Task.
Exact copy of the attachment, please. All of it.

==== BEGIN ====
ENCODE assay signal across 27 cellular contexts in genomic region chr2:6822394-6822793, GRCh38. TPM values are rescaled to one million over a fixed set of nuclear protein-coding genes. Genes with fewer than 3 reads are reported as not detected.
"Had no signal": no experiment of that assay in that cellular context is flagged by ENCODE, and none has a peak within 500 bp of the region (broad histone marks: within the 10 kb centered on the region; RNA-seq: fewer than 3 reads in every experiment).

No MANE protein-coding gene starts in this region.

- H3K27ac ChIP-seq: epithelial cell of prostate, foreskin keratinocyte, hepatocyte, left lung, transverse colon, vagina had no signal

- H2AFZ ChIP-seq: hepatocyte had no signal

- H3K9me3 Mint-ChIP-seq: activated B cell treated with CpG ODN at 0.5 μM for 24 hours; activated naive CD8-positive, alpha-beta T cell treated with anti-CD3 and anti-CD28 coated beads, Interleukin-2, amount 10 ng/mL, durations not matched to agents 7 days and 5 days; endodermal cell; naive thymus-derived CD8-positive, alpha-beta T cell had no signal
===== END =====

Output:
ENCODE assay signal across 27 cellular contexts in genomic region chr2:6822394-6822793, GRCh38. TPM values are rescaled to one million over a fixed set of nuclear protein-coding genes. Genes with fewer than 3 reads are reported as not detected.
"Had no signal": no experiment of that assay in that cellular context is flagged by ENCODE, and none has a peak within 500 bp of the region (broad histone marks: within the 10 kb centered on the region; RNA-seq: fewer than 3 reads in every experiment).

No MANE protein-coding gene starts in this region.

- H3K27ac ChIP-seq: epithelial cell of prostate, foreskin keratinocyte, hepatocyte, left lung, transverse colon, vagina had no signal

- H2AFZ ChIP-seq: hepatocyte had no signal

- H3K9me3 Mint-ChIP-seq: activated B cell treated with CpG ODN at 0.5 μM for 24 hours; activated naive CD8-positive, alpha-beta T cell treated with anti-CD3 and anti-CD28 coated beads, Interleukin-2, amount 10 ng/mL, durations not matched to agents 7 days and 5 days; endodermal cell; naive thymus-derived CD8-positive, alpha-beta T cell had no signal